The barring of journalists from court proceedings, sometimes without providing a reason, is not new in the Maldives. Journalists were barred from in-court media coverage after a judge of the Criminal Court was photographed while he was standing outside the courthouse. This was followed on 18 March 2017 by a series of journalists being banned, The Criminal Court released a press statement warning the media that it would take action against any person who aims to disrupt and undermine the peace, harmony, and sovereignty of the nation.23

D.  Suspension of Members of Local Councils

One of the landmark changes introduced with the current Constitution was a better decentralization concept through local councils. The law on local councils gave broad powers to the city, atoll and island councils. However, the councillors elected by the people to these councils are bound by strict standards set by the Local Government Authority (LGA), although this is an independent body, it is currently controlled by the government. Several councillors were suspended by the LGA for meeting foreign diplomats; this undermines the status and broad powers vested with the Councils.

E.  Mass Suspension of Lawyers

On 30 August 2017, 56 lawyers, including prominent lawyers and former Attorneys General, submitted a petition to the SCMV expressing their concerns on the situation of justice in the Maldives. Their concerns mainly emphasized: the conducting of trials; charges of terrorism; baseless remand trials; judgements in absentia; testimonies of anonymous witnesses; the conduct of judges; undeserved penalizing of the judges and the security of the post; the governance of the lawyers by the SCMV; the SCMV overriding their jurisdiction contrary to the Constitution; judges influencing the work of other judges; the rights of the detained; the penalizing of lawyers without notifying the cause for action; the unmethodical functioning of JSC; and the role and responsibilities of the AG and Prosecutor General. The SCMV rejected the petition, and on 10 September 2017, the Department of Judicial Administration (DJA), a body governed by the SCMV, with a tweet declaring that 54 lawyers out of the 56 lawyers24 were indefinitely suspended without providing any cause for the action. This again raises alarm about the judicial adventurism and the abuse of judicial discretion in the Maldives,25which also lacks due process and is contrary to the UN Basic Principles on the Role of Lawyers.26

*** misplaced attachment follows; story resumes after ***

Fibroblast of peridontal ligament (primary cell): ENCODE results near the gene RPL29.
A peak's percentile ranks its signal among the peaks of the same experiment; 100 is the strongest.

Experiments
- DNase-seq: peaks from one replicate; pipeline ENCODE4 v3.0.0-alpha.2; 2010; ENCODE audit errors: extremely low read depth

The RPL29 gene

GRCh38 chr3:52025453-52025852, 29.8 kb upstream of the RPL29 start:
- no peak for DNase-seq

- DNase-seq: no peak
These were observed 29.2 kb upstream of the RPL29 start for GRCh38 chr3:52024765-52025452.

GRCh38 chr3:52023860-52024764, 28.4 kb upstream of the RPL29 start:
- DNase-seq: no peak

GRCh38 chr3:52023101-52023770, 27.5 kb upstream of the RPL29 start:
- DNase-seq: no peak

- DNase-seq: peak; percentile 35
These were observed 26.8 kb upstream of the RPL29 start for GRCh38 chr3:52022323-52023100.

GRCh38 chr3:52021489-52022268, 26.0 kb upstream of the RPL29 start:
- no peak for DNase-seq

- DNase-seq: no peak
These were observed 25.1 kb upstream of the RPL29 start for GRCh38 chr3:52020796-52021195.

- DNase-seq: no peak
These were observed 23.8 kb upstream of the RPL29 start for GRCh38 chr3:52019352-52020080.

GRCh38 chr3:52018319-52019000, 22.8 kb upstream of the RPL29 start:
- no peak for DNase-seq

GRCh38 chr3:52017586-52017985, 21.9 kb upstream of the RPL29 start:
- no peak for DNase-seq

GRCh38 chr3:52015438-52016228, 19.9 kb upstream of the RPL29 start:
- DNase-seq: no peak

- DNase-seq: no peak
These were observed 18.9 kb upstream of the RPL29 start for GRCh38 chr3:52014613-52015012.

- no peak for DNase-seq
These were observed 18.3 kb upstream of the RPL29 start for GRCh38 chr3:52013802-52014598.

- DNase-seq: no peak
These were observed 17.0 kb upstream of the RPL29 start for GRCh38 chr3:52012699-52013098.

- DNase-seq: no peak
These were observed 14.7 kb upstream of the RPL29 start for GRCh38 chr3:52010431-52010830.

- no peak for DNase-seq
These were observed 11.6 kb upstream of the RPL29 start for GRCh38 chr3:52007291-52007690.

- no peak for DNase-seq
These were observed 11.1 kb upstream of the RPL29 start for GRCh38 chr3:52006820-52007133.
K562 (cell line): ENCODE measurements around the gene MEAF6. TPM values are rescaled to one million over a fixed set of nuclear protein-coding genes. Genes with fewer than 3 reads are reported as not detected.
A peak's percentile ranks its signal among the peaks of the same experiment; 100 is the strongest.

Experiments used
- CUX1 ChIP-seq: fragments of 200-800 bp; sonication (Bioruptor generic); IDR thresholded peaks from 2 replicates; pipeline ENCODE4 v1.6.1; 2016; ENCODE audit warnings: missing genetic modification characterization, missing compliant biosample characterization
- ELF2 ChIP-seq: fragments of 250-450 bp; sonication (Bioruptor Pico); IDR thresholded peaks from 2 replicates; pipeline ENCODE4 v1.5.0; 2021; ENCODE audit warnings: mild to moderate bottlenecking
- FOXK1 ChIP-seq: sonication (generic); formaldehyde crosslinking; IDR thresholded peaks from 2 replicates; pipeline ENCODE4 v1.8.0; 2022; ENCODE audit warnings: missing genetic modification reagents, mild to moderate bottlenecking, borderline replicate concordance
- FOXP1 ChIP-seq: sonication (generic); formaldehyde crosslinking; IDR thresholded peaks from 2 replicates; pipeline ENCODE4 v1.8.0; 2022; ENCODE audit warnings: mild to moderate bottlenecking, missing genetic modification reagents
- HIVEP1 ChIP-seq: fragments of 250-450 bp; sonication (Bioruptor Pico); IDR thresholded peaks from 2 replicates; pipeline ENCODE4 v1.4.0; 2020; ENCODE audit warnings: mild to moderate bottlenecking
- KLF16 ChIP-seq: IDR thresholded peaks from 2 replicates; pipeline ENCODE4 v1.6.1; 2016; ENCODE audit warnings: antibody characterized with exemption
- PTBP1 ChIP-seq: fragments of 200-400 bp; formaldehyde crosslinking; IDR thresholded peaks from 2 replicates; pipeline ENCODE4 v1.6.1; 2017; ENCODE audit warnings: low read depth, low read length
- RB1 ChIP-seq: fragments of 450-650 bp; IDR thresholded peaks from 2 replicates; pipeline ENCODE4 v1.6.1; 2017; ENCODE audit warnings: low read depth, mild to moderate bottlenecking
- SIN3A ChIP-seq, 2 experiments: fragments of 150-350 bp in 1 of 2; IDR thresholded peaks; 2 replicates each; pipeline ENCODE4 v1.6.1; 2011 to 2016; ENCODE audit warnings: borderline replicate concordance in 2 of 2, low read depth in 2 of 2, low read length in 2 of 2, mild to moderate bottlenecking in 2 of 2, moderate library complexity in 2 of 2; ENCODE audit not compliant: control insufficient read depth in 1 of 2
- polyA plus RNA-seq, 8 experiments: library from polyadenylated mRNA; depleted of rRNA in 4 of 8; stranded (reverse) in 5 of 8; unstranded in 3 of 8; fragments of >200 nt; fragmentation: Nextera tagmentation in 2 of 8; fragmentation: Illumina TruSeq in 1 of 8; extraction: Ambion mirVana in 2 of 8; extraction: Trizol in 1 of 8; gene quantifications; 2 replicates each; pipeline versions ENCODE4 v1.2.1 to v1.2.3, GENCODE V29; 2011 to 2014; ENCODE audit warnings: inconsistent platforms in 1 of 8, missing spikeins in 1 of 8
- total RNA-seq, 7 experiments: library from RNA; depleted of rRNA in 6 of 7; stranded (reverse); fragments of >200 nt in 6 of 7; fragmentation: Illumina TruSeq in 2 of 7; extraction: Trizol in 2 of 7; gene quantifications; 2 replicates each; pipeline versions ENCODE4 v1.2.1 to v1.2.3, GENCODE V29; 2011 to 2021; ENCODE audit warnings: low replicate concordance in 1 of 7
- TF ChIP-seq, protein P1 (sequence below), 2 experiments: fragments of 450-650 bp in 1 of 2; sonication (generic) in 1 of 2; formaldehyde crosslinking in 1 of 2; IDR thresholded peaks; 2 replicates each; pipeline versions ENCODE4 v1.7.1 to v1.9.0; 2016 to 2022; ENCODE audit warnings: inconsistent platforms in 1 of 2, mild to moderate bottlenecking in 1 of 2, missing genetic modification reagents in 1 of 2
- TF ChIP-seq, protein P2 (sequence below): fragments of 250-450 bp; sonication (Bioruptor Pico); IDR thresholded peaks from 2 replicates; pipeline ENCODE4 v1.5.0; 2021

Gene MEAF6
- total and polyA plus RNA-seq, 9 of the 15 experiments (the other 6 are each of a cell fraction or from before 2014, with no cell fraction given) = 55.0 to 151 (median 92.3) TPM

F.  Prevention of Opposition Rallies

In the year 2017, several opposition rallies were prevented by security forces and by the government authorities denying any venue for the opposition rallies. The Maldives Broadcasting Commission (MBC) and the Maldivian broadcasting regulator also threatened the media to prevent the broadcasting of the opposition rallies. The MBC also imposed hefty fines on the pro-opposition local news channel, Raajje TV,27 and Medianet, which is a local cable television provider, for rebroadcasting the “Stealing Paradise” documentary of Al Jazeera. It is dispiriting and against the mission of this independent organisation which has been designed “to responsibly protect the rights of “freedom of expression” as per the constitution with egalitarianism.”

These actions have prevented the opposition voice and unjustifiably obstructed the freedom of assembly and have set journalism back several years.

IV.  Looking Ahead to 2018

Unlike in other constitutional matters, the political parties in the Maldives did not intervene in the main cases arising in 2017. This could have been due to loss of faith in the judiciary which has become a politicized branch. The year 2017 ended amidst political turmoil with an active opposition who were, and are, despairing of the politicized judiciary and legislature, the members of which remain silent in fundamental constitutional matters, except for acting as a “rubber stamp” in matters that are important to the government. The media is under suppression, and there is an urgent need for the creation of a free and independent environment – not only by the state organisations, but also from political parties and influential business interests – which are the pillars of a liberal democracy.

The main question that awaits an answer is: How long will the judiciary, the Majlis, and the other independent organisations remain silent whilst paving the way for the government to rule autocratically with a supermajority of the Majlis?

The next presidential election is due in 2018. Therefore, the situation is expected to be complex and critical. If the judiciary is unwilling to take promising judicial activism in hand, then an election that is influenced by the politicians through the judiciary is again foreseeable, as was seen in the last presidential election and the local council elections of 2017 which were thrice delayed. It may also not come as a surprise if the government amends the Constitution to abolish the presidential term limits, and the SCMV uphold the constitutionality of such an amendment. In an even worse situation for the government – in which the judiciary and the Majlis might be unwilling to be influenced by them. In such a situation, the government may act against liberal democratic norms by engaging the help of the security forces. However, only time will tell how long this situation might last – the forces might stand firm in not obeying unlawful orders, or else the people may fight for their liberty and freedom and restore the derailed democratic system as it was seen to be in February 2012.